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Translated from French by Siv O'Neall

By Dominique Dhombres
Television: The triumph of Wolfowitz
Wednesday March 12, 2003
Arte (French-German television channel)

George W Bush can't control himself from fury and he is counting the days which separate him from the moment when he can finally launch his troops against Iraq. When he entered the White House, in January 2001, this country and its president left him practically indifferent. The foreign politics, in a general way, hardly interested him. He left his torpor in this field only to vaguely consider the idea of a reduction of the number of American soldiers stationed outside the U.S. All that changed after September 11, 2001. The fascinating American documentary by Michael Kirk 'The White House: The War Behind Closed Doors' that Arte programmed Tuesday evening, prime time, tells the story about how the 43rd president of the United States was convinced of the urgent need for a radical transformation of the American foreign politics.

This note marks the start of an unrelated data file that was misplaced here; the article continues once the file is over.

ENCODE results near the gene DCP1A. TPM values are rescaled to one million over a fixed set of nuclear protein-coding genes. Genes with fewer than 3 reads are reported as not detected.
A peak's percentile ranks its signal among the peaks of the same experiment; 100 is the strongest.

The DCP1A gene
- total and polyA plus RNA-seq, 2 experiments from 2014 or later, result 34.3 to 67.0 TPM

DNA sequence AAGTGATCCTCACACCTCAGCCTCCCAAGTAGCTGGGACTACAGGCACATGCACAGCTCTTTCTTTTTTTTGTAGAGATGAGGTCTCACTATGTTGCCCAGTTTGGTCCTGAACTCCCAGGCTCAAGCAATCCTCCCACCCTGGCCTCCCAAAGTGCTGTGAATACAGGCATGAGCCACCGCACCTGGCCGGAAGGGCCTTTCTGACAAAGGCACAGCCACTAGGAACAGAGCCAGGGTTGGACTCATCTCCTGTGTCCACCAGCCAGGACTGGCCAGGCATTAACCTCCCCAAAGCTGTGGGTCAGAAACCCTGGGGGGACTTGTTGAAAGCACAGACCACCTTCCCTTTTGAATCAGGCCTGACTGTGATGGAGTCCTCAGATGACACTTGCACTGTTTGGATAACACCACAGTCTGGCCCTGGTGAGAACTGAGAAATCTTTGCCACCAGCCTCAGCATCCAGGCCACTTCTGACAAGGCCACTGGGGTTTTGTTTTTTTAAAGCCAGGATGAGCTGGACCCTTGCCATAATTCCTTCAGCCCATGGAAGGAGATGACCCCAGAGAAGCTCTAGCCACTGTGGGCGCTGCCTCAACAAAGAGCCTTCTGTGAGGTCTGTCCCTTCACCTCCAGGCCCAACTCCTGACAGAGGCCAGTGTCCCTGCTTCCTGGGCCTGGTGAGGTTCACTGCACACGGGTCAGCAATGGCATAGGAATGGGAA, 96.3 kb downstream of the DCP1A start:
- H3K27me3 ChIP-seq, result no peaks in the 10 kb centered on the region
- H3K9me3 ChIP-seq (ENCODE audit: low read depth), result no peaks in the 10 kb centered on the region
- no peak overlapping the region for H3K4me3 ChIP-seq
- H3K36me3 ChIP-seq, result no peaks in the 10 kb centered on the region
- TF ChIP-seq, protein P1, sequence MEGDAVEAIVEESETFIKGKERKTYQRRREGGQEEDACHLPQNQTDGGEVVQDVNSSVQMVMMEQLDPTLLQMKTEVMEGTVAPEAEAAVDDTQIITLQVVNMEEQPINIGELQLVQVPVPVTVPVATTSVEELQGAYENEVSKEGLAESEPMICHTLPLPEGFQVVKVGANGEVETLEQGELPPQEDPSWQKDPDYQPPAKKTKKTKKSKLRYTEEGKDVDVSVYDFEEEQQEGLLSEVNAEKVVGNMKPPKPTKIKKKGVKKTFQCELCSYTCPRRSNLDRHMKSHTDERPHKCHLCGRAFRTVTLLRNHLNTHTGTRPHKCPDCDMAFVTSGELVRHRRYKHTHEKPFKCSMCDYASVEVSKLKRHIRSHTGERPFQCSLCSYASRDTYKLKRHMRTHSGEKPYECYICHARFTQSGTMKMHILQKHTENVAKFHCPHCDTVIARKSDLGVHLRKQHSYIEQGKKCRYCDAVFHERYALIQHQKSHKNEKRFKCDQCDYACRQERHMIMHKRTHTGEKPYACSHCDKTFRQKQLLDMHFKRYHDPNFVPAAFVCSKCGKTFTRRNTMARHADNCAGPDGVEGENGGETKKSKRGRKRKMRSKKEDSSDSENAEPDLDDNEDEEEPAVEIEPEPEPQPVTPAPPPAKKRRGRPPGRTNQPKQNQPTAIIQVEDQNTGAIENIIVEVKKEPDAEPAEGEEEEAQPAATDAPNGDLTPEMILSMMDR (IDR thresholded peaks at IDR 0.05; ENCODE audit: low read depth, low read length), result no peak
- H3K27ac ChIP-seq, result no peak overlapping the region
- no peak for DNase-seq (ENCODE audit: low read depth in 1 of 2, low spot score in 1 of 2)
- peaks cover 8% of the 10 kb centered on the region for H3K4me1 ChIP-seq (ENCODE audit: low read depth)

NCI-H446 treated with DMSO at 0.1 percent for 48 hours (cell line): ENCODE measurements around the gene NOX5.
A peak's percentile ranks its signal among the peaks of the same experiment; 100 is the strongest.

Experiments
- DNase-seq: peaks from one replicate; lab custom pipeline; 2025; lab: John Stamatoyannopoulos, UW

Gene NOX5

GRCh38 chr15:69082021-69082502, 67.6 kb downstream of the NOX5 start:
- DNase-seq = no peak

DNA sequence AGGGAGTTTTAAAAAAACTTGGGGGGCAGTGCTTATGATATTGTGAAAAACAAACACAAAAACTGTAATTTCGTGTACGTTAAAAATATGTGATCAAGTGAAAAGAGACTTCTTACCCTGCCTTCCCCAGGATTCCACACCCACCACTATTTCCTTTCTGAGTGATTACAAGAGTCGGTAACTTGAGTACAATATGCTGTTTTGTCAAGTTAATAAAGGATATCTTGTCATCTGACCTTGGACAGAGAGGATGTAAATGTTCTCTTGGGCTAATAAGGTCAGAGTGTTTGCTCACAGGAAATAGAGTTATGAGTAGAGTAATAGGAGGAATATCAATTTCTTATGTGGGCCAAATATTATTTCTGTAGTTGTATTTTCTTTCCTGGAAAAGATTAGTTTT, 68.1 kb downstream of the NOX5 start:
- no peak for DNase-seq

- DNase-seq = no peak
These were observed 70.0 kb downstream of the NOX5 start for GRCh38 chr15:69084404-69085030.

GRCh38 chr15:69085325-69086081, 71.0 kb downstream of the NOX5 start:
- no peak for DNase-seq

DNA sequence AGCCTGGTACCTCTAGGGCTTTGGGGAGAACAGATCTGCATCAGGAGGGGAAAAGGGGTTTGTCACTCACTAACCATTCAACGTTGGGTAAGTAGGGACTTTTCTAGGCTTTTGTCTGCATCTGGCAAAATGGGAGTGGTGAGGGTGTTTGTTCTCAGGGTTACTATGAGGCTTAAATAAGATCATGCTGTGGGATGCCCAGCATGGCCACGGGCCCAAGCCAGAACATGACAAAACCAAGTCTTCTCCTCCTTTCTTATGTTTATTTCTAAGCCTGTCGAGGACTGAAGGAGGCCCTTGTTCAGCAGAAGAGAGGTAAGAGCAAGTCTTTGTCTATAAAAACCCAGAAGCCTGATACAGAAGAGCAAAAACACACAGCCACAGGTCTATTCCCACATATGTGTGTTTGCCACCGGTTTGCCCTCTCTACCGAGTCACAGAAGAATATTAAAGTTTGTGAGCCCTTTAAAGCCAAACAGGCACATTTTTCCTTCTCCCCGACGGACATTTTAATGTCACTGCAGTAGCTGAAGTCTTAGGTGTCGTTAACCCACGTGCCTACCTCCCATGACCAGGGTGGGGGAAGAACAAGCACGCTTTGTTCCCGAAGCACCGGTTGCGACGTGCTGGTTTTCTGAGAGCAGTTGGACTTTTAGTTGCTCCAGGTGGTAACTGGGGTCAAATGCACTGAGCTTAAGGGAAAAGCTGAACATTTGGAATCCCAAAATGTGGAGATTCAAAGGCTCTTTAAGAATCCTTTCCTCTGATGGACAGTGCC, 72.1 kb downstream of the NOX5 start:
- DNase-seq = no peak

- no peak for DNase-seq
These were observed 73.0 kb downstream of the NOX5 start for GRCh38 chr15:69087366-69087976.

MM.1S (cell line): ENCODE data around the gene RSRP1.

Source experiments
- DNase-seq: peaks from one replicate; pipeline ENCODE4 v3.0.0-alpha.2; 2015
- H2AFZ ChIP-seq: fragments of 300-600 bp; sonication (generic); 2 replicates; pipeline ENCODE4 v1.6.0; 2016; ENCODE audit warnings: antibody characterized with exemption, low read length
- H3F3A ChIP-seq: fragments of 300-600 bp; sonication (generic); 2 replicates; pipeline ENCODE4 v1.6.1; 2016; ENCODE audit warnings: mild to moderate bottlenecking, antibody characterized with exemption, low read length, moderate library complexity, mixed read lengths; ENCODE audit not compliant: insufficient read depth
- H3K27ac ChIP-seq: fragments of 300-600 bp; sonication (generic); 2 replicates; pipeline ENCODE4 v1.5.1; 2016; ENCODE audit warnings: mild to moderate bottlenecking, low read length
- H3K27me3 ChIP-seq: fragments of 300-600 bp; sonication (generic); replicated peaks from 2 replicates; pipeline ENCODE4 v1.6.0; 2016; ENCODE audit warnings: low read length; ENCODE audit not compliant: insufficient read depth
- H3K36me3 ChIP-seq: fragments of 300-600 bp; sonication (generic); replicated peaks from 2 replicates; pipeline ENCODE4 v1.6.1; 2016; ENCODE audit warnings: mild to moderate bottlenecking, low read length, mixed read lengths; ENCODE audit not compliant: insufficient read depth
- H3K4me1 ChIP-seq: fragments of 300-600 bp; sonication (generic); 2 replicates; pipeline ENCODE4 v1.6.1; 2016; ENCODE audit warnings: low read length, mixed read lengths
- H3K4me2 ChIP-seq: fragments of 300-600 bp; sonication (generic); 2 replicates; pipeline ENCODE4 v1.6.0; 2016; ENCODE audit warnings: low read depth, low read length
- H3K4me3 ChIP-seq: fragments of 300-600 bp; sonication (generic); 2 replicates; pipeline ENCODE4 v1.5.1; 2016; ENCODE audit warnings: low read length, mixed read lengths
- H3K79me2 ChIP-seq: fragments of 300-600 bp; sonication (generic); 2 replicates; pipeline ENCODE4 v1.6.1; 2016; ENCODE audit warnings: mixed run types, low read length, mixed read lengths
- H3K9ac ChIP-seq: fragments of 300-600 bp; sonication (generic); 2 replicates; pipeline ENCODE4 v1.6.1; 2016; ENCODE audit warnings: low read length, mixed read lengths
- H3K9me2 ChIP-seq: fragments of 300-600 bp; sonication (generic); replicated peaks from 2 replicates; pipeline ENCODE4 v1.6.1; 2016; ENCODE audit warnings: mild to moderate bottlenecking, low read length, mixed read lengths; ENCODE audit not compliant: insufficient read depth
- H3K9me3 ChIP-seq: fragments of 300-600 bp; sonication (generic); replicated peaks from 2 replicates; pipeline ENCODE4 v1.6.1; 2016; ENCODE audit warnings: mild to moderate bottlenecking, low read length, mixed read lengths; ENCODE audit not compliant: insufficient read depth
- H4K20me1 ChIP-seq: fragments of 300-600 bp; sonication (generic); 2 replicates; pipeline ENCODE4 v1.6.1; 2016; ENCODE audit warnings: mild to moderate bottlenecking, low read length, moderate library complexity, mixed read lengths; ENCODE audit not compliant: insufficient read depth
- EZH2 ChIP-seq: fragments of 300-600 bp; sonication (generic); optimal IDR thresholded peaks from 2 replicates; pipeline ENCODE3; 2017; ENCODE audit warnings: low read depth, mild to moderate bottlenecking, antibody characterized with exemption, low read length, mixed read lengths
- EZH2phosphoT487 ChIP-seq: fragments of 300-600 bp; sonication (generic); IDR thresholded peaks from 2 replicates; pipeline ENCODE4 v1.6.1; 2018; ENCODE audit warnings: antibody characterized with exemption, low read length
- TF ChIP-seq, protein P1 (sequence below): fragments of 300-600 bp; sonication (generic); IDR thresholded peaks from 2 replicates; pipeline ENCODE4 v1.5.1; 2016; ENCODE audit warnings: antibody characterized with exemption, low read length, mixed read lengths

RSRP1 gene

The central figure of this upheaval is Paul Wolfowitz, number two in the Pentagon, whose ideas won out among the top American administrators, during the winter 2001-2002. Wolfowitz had put them in writing, in 1992, in a memorandum from the time of the first Gulf war. They had then been considered dangereous by the 41st president, George Bush Senior, and publicly rejected. Wolfowitz affirms that it is time to give up on the doctrines of "containment", characteristic of the cold war, and to resort to "preemptive" actions against the new enemies of America, perceived like an "axis of Evil" (Iraq, Iran, North Korea). It is even necessary to go further, since the disappearance of the USSR allows it. It is no more a question of managing the crises, but of reorganizing the world, by imposing the American values everywhere.

Michael Kirk shows, through a series of talks, how Wolfowitz gradually conquered the spirits within the Bush administration, leading a ruthless combat behind the scene, against the leader of the clan that was for realism and caution, the Secretary of State Colin Powell. He convinced Condoleezza Rice, George Bush advisor for security questions, who had been reticent up to that point, and especially the president himself. In accordance with the practices formerly in force in the communist world, practices which are in fact as old as humanity, it was left to the adversary of the new doctrines, Colin Powell, to convince the rest of the world of the just cause represented by these ideas.